Which leads us back to Taiwan. The situation between China and Taiwan is consistently cited as being a hotspot that could escalate into the next major global conflict.  Taiwan’s defense largely rests on its treaty with the United States, and Japan’s recent overtures suggesting that it might side with the United States is disconcerting for Beijing, who rebukedJapan for its apparent shift in its long-standing One-China policy.  Such a move should elicit aggressive Chinese influence operations against Japan, looking to sow distrust in the government and undermining its authority.  However, according to one source, such activities haven’t traditionally fared well in Japan, as in other places, and may account for a series of cyber attacks originating from China targeting Japanese organizations since 2016.  When carrots don’t work, there are always sticks available.

While military engagement may be the ultimate act that resolves state disputes, it’s clear that Beijing does not view this as a favored option, at least until its military is on par with countries like the United States.  Instead Beijing has leveraged a global 24/7 news cycle where it has demonstrated its ability to consistently put forth messages and craft a variety of narratives that support its overall strategic interests.  And this is where the soft power of political warfare comes into play – the ability to address numerous fronts with a bombardment of influence campaigns on a diverse number of topics and subject areas (e.g., COVI-19, South China Sea, trade, renewable energy, the Arctic).  While all efforts may not yield the same level of success, China has proven it has the apparatus to handle volume and intensity, a capability that very few can match.

What’s more, China’s political warfare – as executed via influence operations and disinformation/misinformation campaigns – supports what Chinese writings have long promulgated – winning a “war” without fighting.  In this context, the war purposefully does not reflect a physical military conflict, but one of ideas, government decision making, and policy calculus, and one that finds Beijing ahead of its competitors at the end of the day.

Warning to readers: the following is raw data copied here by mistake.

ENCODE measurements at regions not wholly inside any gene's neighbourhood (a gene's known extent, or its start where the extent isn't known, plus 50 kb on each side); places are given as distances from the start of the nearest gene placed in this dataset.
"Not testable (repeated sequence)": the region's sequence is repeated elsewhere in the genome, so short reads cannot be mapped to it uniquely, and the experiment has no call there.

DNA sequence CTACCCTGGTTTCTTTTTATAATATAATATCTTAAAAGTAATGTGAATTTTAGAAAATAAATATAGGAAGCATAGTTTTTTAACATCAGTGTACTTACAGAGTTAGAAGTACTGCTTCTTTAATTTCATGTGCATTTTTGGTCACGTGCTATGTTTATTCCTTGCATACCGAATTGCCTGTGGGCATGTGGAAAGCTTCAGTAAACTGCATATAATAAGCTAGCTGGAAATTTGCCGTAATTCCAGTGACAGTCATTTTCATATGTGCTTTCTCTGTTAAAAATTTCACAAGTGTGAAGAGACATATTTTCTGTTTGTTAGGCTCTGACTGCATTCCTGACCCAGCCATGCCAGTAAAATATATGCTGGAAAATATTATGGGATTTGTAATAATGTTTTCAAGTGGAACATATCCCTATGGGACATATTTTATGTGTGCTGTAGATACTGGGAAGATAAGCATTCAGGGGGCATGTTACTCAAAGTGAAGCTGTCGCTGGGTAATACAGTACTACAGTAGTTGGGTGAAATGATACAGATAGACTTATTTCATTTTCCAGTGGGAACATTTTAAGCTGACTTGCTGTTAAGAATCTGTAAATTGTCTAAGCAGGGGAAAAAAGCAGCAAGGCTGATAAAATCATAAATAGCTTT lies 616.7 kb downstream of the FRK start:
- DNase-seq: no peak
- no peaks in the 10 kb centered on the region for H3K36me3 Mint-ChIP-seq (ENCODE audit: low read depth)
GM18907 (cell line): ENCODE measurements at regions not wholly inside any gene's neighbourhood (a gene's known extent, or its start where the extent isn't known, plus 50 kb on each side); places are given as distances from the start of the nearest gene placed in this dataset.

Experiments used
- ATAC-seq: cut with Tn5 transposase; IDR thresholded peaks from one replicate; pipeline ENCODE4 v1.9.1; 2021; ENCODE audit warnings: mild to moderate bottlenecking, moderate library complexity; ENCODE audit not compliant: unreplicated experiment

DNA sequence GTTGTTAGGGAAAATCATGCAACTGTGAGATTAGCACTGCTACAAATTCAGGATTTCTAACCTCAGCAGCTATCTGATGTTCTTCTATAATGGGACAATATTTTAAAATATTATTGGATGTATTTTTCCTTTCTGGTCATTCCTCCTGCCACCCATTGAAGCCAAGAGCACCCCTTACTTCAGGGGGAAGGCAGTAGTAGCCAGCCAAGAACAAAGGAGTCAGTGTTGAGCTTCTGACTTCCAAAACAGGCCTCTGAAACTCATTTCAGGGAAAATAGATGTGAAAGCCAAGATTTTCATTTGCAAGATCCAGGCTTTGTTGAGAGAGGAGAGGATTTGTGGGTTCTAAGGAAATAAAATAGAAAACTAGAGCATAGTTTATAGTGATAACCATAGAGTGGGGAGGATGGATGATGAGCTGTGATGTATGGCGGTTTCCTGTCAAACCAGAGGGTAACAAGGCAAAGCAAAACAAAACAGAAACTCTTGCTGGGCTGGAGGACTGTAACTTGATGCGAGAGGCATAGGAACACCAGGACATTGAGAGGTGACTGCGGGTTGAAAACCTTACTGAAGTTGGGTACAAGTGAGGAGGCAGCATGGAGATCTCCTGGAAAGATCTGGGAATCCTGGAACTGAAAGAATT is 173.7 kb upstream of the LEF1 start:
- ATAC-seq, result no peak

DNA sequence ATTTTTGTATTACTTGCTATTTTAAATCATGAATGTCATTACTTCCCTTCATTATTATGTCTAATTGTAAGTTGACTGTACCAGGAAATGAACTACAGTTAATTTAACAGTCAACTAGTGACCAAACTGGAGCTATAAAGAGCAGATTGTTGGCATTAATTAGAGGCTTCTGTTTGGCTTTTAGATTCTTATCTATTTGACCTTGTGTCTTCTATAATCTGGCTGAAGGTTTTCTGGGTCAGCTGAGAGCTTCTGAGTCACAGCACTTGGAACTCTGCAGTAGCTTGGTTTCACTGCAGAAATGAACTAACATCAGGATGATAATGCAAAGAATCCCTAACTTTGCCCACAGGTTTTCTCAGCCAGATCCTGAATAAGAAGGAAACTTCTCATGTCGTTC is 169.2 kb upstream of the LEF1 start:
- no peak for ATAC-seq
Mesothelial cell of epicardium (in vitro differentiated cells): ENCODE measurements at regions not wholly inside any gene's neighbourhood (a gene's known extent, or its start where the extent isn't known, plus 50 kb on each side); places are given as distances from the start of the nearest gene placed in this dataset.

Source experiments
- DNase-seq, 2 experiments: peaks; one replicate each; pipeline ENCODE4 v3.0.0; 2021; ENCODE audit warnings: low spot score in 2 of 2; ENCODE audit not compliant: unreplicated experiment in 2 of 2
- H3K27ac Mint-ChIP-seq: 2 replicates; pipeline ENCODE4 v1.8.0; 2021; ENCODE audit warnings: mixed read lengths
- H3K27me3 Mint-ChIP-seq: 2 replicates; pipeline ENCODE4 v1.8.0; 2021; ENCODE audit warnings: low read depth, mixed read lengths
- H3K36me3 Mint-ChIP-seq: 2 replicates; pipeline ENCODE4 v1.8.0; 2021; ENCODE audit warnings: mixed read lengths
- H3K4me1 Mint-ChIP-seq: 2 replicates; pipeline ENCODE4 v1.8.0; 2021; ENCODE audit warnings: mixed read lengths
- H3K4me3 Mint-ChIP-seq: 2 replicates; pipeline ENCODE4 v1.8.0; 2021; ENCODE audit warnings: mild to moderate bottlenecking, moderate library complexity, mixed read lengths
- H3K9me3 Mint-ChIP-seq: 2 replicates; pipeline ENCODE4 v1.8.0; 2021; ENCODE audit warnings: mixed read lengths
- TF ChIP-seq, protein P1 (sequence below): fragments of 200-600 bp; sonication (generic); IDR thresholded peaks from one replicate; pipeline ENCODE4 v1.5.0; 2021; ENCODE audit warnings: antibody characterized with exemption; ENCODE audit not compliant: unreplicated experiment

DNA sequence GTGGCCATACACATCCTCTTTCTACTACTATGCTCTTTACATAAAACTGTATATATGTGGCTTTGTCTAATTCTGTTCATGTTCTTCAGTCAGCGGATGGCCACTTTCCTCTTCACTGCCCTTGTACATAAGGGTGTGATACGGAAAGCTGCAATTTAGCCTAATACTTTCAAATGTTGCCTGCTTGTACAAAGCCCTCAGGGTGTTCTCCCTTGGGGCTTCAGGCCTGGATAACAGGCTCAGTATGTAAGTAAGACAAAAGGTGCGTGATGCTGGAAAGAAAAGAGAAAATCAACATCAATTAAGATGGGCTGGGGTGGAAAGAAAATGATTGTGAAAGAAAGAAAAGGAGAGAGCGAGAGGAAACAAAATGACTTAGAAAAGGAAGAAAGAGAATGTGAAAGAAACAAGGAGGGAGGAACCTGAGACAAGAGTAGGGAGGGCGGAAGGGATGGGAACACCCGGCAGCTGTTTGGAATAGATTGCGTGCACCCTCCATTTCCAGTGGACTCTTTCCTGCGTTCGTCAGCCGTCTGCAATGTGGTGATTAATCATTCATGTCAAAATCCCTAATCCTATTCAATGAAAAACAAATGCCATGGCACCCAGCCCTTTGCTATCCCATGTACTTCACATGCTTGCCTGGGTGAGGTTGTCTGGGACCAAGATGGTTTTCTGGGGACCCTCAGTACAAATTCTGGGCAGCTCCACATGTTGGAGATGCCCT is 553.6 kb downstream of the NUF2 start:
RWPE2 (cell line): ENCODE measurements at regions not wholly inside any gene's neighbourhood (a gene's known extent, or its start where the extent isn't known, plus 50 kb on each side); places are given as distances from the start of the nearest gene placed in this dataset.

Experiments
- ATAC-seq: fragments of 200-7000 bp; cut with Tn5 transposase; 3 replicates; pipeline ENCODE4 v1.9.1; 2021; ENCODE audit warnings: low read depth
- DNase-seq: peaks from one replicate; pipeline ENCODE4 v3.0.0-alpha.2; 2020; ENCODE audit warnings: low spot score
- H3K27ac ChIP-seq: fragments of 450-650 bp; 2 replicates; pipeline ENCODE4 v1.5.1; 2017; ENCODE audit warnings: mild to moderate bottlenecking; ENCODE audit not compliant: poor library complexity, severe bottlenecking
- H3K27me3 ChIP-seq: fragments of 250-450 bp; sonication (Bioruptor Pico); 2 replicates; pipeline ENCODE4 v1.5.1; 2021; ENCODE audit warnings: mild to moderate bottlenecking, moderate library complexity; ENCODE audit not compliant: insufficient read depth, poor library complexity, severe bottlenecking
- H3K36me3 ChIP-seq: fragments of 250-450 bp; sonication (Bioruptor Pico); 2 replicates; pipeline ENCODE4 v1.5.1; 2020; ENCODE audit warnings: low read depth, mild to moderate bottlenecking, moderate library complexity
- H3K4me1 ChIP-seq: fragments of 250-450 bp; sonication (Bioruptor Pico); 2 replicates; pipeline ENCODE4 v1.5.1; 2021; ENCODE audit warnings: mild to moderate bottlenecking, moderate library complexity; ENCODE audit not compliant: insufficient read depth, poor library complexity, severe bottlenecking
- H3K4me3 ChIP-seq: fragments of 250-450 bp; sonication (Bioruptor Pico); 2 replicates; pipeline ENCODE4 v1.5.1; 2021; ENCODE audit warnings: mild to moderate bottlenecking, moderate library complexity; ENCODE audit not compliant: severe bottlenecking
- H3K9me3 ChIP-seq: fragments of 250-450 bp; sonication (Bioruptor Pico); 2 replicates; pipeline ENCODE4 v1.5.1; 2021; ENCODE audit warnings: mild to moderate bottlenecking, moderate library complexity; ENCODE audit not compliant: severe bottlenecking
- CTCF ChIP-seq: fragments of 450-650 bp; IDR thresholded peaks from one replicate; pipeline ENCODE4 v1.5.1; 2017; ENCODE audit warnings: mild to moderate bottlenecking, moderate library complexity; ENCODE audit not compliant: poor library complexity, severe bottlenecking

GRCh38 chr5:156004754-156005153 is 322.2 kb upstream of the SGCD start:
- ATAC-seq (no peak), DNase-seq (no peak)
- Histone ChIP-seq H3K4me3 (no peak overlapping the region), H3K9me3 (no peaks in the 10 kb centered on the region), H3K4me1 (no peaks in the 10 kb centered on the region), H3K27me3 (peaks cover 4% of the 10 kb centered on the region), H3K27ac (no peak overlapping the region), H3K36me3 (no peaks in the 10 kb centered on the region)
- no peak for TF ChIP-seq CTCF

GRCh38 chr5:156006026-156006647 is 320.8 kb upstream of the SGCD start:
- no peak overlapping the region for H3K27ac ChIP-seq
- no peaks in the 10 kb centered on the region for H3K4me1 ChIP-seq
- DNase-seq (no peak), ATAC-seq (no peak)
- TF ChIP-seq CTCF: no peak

This raises into question President Biden’s strategy to use coalitions to reign in and contain adversaries. While many may join in curtailing countries like Iran and North Korea, China’s burgeoning status as a global leader and its strong economy may present benefits that far outweigh any preferred courses of action against it.  China’s influence operations and disinformation/misinformation campaigns are exactly the types of activities Beijing will use to cast doubt and sow division in order to weaken the resolve of some of the more malleable alliance members.  This may result in the White House settling for a mild Plan C when it comes to addressing China instead of going with a strong Plan A.

China’s political warfare embodies the types of activities Beijing implement against such an alliance.  They will be used to cast doubt and sow division to weaken the resolve of some of the more malleable members.  What’s more, political warfare (in tandem with its broader “Three Warfares” strategy) exemplifies the tenets expressed in Chinese writings of “winning a war without fighting.” When it comes to shaping perceptions, China has excelled in the information space.  If the United States does not put up is own counter to these activities, it may find itself incorrectly thinking its strength remains behind a Maginot Line that’s crumbling from its base.

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Emilio Iasiello

Emilio Iasiello

Emilio Iasiello has nearly 20 years’ experience as a strategic cyber intelligence analyst, supporting US government civilian and military intelligence organizations, as well as the private sector. He has delivered cyber threat presentations to domestic and international audiences and has published extensively in such peer-reviewed journals as Parameters, Journal of Strategic Security, the Georgetown Journal of International Affairs, and the Cyber Defense Review, among others. All comments and opinions expressed are solely his own.